Currently viewing the category: "Ichneumons"
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Subject: Bug ID Please
Location: Alpena, Michigan 49707
August 16, 2015 4:50 pm
The attached photo is a bug that appears to be boring into my maple tree. Location is Alpena, Michigan. Can you identify this bug and let me know what damage it can do and how to get rid of it.
Thank you,
Dan Daoust
Signature: Black ink

Stump Stabber

Stump Stabber

Dear Black ink,
Any child raised on the Golden Book nature series will recognize the Giant Ichneumon,
Megarhyssa atrata, commonly called a Stump Stabber.  This female in the process of laying eggs is not causing any harm to your tree.  Conversely, she is laying her eggs where the larvae that hatch will come into contact with the wood boring larvae of the Pigeon Horntail.

Thanks for the quick reply and the info.  Is there anything that I need to do to prevent tree damage from the wood wasps. It appears as though they are hard workers.

It is our understanding that they do not attack healthy trees, so your maple was probably already compromised.  Promptly removing dead and diseased branches should help.

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Subject: As coined by a commenter – a Nope Striped Nopey Nope Nope
Location: South Eastern Wisconsin
August 7, 2015 7:03 am
Good Morning!
First off, thank you for providing such a valuable resource for us “what in the heck is this thing”ers; it has helped solve more than a few similar situations and I continue to direct people here when they have bug identification questions (and to donate).
This morning a friend of mine posted the attached pictures (apologies for the blurriness) asking for help. At first glance it was assumed to be a black and yellow mud dauber, but the abdomen seems to be much too large (as well as striped). I had attempted (in vain) to identify what the forked end on the abdomen was as well, but looking at it now I think it may just be other parts (legs?) that are folded under the body. Also, the fat thorax (much larger than I’m accustomed to around here) throws me for a loop. The segmentation just doesn’t seem right for a wasp.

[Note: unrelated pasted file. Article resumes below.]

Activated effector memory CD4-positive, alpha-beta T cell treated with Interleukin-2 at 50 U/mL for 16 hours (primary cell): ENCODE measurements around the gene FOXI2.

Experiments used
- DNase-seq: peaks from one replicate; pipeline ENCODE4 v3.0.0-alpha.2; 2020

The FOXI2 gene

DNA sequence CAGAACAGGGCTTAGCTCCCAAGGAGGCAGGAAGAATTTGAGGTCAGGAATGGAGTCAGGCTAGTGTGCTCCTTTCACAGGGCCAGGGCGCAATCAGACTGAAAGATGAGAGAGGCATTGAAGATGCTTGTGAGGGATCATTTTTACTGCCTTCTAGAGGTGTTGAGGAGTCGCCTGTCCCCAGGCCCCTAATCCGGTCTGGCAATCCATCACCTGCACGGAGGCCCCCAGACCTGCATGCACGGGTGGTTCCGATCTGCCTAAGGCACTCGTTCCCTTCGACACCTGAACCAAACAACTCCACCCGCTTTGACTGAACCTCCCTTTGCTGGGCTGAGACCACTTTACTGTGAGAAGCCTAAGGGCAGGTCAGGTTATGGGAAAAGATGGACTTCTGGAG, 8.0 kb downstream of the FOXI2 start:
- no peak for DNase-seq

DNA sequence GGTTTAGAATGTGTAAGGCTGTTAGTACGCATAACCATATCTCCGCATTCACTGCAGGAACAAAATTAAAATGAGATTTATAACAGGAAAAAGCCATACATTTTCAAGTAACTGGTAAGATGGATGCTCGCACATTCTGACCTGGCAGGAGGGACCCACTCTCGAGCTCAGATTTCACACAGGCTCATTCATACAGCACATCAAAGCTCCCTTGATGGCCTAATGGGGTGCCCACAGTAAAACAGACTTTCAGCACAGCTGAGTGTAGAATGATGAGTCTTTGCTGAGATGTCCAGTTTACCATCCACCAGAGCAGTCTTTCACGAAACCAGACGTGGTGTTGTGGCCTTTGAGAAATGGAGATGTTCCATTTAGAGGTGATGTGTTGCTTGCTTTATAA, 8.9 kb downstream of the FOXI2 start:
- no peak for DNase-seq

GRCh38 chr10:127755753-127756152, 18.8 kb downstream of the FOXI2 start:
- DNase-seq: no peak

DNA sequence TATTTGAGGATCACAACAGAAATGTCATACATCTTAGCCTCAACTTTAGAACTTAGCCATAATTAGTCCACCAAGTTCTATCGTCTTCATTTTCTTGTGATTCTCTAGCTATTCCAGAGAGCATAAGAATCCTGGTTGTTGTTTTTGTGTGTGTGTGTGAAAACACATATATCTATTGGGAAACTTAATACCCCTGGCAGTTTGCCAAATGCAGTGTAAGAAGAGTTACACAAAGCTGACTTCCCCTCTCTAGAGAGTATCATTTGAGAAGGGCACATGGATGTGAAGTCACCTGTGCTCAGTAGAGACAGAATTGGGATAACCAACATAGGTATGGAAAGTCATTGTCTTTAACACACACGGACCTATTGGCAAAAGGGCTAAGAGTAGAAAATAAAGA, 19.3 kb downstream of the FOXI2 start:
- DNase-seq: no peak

Sadly, this little guy (gal?) said hi to individuals who were less than hospitable and was swatted down in their prime.
Thanks for your help in advance!
Signature: Matthew

Ichneumon

Ichneumon

Dear Matthew,
Based on the long antennae, we decided to begin our searching among the parasitic wasps known as Ichneumons, and we quickly found a similar looking individual identified as
Setanta compta on the Nature Search site, but the striping on that individual goes to the tip of the abdomen while your individual has a black tipped abdomen.  The striping on the legs is also different, but we still turned to BugGuide to see if there was more variation in the species.  We then determined you have a different species, and we located a very good match on BugGuide, but alas, it is only identified to the tribe Ichneumonini.  Your individual also looks similar to Diphyus palliatorius pictured on the French language page Aramel.Free.  According to BugGuide, in the family Ichneumonidae there are:  “About 5,000 described species in North America, possibly 3,000 more undescribed; arguably, the largest animal family,”  and we don’t believe we will be able to provide you with an exact species identity, but we do believe the closest we can come is the unidentified individual on Bugguide.

You are incredible – thank you so much for your work in this! I can’t imagine how much time you, and your team, invest into these requests, but know that it is sincerely appreciated.
best regards,
-Matthew

You are most welcome Matthew.  Were it not for identification requests with excellent images, we would not have much of a site.

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Subject: Scary looking tail end…
Location: Northern IL
July 25, 2015 3:42 pm
Dear Bugman,